Tucson kids make sense of Vantage West’s dollars and cents
It’s hard for kids to imagine next week, let alone adulthood. But, a handful of Tucson-area elementary school kids now know a little more about what it’s like to be a chief executive officer after spending the day shadowing Robert D. Ramirez, Vantage West Credit Union’s president and CEO.
AZ Bilingual organized the effort, partnering local business leaders with Tucson-area youth, as a way to introduce them to different careers. The kids spent the day learning about how a credit union works, why financial readiness is important and how education will help them achieve their goals.
“This day provided our youth with positive experiences about work life, and gave them an opportunity to ask questions about what we do and how we make a difference in the lives of our members and employees,” Ramirez said.
And, the kids were certainly eager to learn.
In letters to Ramirez before their shadow day, the kids explained why they thought he was a good role model and why they were interested in spending the day at Vantage West. One of the kids said she learned about money while working as a cashier at her family’s restaurant, and noted that she looked forward to buying stock, in something, some day.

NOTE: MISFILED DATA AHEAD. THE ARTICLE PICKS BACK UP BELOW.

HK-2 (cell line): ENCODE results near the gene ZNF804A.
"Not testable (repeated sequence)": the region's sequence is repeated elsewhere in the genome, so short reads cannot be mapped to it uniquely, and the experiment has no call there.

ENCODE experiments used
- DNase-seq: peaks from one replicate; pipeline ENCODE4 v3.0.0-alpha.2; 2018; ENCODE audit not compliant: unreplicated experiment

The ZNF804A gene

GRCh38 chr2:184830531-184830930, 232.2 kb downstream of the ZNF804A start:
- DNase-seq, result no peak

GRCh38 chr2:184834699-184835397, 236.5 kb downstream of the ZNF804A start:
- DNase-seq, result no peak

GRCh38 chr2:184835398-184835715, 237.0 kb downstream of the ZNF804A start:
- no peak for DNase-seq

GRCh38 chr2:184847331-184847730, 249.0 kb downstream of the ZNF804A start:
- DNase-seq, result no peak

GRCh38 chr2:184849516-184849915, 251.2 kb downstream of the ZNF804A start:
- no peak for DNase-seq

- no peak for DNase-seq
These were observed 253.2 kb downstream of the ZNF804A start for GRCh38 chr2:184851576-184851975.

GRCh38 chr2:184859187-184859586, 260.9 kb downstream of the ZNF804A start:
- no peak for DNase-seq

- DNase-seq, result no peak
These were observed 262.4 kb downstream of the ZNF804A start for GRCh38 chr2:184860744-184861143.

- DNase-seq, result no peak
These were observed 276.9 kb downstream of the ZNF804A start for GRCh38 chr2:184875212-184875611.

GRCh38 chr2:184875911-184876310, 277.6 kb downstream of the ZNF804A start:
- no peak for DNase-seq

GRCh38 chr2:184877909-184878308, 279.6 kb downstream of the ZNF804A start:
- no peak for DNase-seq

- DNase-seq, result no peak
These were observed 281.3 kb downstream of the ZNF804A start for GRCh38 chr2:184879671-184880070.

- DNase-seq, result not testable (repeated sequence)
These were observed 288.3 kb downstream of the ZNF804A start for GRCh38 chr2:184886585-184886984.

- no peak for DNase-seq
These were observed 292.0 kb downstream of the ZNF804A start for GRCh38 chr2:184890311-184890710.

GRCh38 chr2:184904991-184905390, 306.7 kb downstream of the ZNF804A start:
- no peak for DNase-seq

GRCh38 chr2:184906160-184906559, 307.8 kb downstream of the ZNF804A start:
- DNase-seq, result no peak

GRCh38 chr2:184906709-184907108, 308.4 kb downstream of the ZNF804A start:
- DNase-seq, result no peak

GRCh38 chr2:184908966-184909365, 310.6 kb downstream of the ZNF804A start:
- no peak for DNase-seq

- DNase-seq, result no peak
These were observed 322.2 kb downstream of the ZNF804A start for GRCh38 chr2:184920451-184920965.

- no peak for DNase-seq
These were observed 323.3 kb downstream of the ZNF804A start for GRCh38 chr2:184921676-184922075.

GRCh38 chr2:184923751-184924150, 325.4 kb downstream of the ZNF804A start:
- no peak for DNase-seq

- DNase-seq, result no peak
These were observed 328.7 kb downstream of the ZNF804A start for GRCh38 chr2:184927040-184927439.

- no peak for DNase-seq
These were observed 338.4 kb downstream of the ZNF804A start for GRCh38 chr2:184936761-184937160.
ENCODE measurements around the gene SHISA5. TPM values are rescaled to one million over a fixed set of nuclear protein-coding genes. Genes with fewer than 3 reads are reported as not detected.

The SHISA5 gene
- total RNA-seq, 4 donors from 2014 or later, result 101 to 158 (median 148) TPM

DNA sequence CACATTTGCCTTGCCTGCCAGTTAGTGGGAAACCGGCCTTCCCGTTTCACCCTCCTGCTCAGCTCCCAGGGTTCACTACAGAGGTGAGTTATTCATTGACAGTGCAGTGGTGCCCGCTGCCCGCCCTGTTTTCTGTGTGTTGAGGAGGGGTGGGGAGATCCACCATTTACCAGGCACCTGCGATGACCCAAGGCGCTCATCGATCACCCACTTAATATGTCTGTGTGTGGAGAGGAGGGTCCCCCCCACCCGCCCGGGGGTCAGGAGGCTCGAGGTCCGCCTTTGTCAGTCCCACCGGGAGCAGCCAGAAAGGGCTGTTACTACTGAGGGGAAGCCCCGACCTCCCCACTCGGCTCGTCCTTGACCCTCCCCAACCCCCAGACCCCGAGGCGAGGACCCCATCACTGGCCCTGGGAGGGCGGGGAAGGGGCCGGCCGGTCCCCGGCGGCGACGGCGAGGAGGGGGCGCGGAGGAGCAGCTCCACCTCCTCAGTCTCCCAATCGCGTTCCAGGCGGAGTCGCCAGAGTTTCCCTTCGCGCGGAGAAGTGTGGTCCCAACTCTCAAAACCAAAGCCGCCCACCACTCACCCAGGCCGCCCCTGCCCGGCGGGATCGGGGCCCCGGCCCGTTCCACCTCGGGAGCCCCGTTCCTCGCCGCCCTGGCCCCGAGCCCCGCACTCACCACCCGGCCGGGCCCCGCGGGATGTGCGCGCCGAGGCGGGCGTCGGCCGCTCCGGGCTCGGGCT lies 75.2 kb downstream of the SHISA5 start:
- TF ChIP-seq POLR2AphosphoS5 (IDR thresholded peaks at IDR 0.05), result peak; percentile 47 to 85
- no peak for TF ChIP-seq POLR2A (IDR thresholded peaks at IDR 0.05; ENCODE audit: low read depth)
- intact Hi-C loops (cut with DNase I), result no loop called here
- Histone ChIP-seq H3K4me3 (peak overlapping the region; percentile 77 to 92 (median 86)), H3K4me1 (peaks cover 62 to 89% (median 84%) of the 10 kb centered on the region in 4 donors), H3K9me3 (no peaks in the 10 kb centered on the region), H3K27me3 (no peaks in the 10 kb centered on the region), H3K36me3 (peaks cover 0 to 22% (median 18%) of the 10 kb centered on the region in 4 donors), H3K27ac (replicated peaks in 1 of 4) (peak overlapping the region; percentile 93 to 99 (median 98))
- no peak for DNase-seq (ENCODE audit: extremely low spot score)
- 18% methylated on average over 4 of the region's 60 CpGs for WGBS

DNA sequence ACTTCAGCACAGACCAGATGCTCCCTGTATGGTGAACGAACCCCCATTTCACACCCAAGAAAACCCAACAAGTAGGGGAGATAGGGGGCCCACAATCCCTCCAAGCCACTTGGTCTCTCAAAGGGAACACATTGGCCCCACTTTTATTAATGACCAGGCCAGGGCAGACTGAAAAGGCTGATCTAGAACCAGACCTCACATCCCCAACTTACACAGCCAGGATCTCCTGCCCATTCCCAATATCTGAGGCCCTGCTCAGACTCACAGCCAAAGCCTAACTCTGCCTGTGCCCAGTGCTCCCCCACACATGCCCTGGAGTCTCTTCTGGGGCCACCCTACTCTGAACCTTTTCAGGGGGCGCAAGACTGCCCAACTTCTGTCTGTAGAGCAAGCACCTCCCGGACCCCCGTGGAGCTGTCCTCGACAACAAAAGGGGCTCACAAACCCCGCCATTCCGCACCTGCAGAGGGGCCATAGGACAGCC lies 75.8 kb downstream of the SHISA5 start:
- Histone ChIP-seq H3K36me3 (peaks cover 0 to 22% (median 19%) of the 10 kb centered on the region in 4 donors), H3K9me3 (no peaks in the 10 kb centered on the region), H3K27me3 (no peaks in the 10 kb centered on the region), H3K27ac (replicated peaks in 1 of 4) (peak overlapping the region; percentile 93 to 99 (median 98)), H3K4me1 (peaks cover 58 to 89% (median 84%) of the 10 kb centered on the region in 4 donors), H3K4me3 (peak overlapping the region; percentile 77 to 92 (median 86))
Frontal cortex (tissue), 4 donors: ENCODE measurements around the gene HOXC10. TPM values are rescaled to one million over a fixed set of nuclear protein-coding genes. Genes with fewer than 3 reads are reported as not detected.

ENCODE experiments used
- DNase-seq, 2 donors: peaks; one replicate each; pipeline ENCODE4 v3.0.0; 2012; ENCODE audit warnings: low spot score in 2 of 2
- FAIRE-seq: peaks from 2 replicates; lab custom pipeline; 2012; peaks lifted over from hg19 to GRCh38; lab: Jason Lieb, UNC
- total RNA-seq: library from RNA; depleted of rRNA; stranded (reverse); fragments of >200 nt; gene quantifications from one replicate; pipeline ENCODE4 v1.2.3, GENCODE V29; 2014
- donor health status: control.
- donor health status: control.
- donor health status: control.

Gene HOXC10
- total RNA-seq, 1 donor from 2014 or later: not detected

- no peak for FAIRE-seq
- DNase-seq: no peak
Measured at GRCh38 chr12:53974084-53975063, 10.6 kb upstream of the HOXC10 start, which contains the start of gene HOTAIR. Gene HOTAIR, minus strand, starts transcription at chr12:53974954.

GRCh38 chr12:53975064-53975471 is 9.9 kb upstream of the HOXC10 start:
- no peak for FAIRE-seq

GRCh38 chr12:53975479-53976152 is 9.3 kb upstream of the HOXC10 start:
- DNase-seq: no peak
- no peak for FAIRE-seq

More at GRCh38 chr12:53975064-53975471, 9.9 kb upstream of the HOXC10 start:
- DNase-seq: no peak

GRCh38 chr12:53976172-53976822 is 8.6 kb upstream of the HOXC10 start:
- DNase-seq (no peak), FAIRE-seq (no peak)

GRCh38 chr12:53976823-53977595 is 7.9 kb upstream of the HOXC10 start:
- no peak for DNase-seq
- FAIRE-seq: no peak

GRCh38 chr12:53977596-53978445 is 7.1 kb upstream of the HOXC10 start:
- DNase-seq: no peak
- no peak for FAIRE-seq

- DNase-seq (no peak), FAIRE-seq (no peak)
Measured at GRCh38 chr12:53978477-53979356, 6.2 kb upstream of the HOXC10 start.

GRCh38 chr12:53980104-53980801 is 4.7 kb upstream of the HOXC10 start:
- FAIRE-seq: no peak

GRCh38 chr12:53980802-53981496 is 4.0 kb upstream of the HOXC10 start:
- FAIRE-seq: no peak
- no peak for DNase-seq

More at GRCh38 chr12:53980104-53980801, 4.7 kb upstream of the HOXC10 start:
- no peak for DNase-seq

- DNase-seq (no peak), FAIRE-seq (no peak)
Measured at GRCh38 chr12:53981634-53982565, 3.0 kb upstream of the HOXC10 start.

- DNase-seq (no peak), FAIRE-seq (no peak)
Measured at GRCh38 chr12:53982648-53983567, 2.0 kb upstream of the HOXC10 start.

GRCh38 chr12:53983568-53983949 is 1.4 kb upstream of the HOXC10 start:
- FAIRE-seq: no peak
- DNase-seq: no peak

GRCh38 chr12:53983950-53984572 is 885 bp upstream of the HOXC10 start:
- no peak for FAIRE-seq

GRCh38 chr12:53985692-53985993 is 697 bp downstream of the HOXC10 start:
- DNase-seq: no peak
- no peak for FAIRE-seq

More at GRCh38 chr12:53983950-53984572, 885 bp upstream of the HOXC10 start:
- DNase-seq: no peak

Another, named Noah, said he hoped to have a job one day like the one Ramirez has, and included his qualifications.
“I am good at counting money,” he said.
Flora thought Vantage West plays an important role in the community, since money is a necessity for everyone.
“If we don’t have money, we would have no homes and we will have to live outside,” she said. “And, I don’t want to live outside.”
For Enrique, visiting Vantage West was a totally new experience.
“I’ve never been to Vantage West,” he said. “What do you do in a bank?”
After learning a few banking basics, asking questions of Vantage West’s executives, and squeezing in lunch, the kids came away from the experience with a solid, insider perspective on their local financial institution. Ramirez said he was happy to participate and felt lucky to have had the opportunity to reinforce the importance of education and plant a seed about the value of financial readiness.
“The youth are our future,” Ramirez said. “Helping them understand what we do will allow them to better understand how to change the status quo and improve their own lives and the lives in the communities where they will eventually live.”